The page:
This chapter discusses the ethical humanism of the two greatest theorists of Russian populism, Pëtr Lavrovich Lavrov and Nikolai Mikhailovskii. Lavrov's sympathy for utilitarian ethic was part of his genetic account of a humanistic morality. Lavrov believed that the central concepts of ethics were human dignity, development, critical conviction, and justice, concepts that remained at the center of all his philosophical and literary activity. Like Lavrov, Mikhailovskii placed the highest value on the all-round development of the individual. The chapter explores how these figures were themselves eclipsed at the turn of the century by philosophical thinkers of a younger generation, whose critique of positivism took them from revisionist Marxism to neo-idealism in search of the true nature of ethical values. The aim of ethics is neither the happiness of the individual nor even of the species, but the cultivation of the spirit that is the ground of absolute human value.
  • 5 - Boris Chicherin and human dignity in history
    pp 111-130
  • View abstract

    Summary

    As a public intellectual, Boris Nikolaevich Chicherin was Russia's foremost advocate of liberty of conscience. In Russia, no thinker worked more systematically in the defense of human dignity than him. Chicherin's mature political philosophy was an eclectic mixture based on his life-long exploration of ideas: a Russian variant of juste-milieu liberalism, Manchesterite political philosophy, and German metaphysical idealism. In the first book of Philosophy of Law Chicherin outlined the theoretical relationship between the individual and society. He described the individual as the "cornerstone of the social edifice. In the second book of Philosophy of Law Chicherin analyzed the problem of right; that is, of "liberty defined by statutory law". In Book Three of Philosophy of Law he presented his ethical theory. In Book Four, he sketched out a theory of social institutions.
  • 6 - Vladimir Solov′ëv's philosophical anthropology: autonomy, dignity, perfectibility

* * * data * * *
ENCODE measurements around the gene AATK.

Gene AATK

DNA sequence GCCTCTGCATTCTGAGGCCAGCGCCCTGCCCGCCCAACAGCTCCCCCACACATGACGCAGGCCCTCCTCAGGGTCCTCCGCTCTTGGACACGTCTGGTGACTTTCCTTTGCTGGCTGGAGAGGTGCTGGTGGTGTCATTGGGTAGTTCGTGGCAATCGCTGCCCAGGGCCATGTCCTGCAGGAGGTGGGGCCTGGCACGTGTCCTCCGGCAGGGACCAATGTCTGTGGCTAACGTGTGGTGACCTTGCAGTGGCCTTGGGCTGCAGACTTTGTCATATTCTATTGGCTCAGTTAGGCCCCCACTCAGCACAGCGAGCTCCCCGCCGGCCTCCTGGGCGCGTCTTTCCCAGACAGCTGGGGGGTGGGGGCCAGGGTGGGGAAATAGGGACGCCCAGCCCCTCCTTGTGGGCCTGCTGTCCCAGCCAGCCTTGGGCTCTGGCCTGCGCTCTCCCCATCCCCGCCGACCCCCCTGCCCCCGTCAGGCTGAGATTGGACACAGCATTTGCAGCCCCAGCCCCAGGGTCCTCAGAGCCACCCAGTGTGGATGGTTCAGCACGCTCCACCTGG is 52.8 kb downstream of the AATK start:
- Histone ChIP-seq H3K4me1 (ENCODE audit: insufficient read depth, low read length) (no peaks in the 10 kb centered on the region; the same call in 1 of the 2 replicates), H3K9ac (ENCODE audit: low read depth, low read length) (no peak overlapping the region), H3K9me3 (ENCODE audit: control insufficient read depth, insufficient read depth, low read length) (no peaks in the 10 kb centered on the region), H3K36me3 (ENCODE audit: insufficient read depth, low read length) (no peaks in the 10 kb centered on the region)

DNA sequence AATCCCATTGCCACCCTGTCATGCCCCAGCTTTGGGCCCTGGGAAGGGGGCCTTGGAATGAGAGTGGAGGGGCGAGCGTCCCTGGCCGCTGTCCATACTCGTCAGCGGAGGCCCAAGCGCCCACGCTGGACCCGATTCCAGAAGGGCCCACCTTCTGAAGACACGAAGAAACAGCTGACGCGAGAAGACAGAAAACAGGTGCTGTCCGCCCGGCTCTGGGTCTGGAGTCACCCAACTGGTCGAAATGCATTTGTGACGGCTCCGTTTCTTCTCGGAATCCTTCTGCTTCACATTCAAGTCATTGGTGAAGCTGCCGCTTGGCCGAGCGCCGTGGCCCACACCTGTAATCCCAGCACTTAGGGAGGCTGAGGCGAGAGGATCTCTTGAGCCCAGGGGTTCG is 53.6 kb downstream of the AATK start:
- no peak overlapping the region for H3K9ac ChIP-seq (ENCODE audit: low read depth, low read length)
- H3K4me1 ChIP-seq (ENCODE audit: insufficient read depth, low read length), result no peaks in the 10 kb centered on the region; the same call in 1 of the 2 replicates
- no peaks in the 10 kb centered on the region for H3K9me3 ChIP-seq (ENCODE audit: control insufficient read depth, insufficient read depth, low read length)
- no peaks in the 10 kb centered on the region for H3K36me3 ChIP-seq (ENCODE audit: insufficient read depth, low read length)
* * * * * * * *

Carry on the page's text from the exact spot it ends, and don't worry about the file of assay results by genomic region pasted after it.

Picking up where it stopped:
pp 131-149
  • View abstract

    Summary

    This chapter focuses on the essential ananism of Vladimir Sergeevich Solov'ëv's core philosophical concept, Godmanhood, which incorporates human dignity as a constituent and inviolable principle. Solov'ëv's method, proceeding up to the divine from analysis of the human, is brilliantly deployed from the beginning of Lectures on Godmanhood. The conception of human nature that Solov'ëv introduced in Lectures on Godmanhood forms the basic philosophical framework of his subsequent works. Critique of Abstract Principles, written concurrently with Lectures on Godmanhood, is an indispensable exposition of the philosopher's whole system. Solov'ëv dealt with ethics before epistemology and metaphysics because he thought theory should explicate what moral experience immediately discloses about reality. Later, in Justification of the Good, he defended this approach as the "autonomy of morality". Human autonomy, dignity, and perfectibility are the conditions of Godmanhood or the Kingdom of God.
  • 7 - Russian Panpsychism: Kozlov, Lopatin, Losskii
    pp 150-168
  • View abstract

    Summary

    Aleksei Aleksandrovich Kozlov, who taught at Kiev University, sought to build panpsychism into a comprehensive philosophical system, as did other Russian philosophers who subscribed to it. Two of them who, like Kozlov, deserve credit for the advancement of academic philosophy in tsarist Russia were Lev Mikailovich Lopatin at Moscow University and Nikolai Onufrievich Losskii at St. Petersburg University. Kozlov's philosophical anthropology draws on his panpsychist metaphysics, with its emphasis on each individual substance as, to use his expression, "a whole individual world in itself". A distinctive feature of Lopatin's panpsychism is that he makes clear, in a way Kozlov did not, that the panpsychist metaphysician is typically relying on reasoning by analogy in his efforts to describe other beings and reality in general. The ultimate goal of the teleological cosmic process for Losskii is victory over evil, which means nothing less than the complete elimination of matter.
  • 8 - A Russian cosmodicy: Sergei Bulgakov's religious philosophy
    pp 171-189
  • View abstract

    Summary

    In his first book, On Markets in the Capitalist Form of Production, Sergei Nikolaevich Bulgakov introduced himself as a person who "shares the sociological point of view", by which he meant someone "who recognizes the regularity of the development of the forms of society, which cannot be eliminated by any concerted efforts on the part of 'critically minded individuals'". Three seminal essays of 1901-1902 form the dossier on Bulgakov's philosophical conversion from Marxism to idealism. Bulgakov's "sophiology" began in Philosophy of Economy. His The Unfading Light forms a pair with Philosophy of Economy. Both books are Schellingian projects, Philosophy of Economy offering an updated philosophy of nature and culture, The Unfading Light a philosophy of revelation. The Unfading Light continues the Vladimir Solov'ëvian project of justification of the world, or "cosmodicy", as Bulgakov called it.
  • 9 - Pavel Florenskii's trinitarian humanism
    pp 190-204
  • View abstract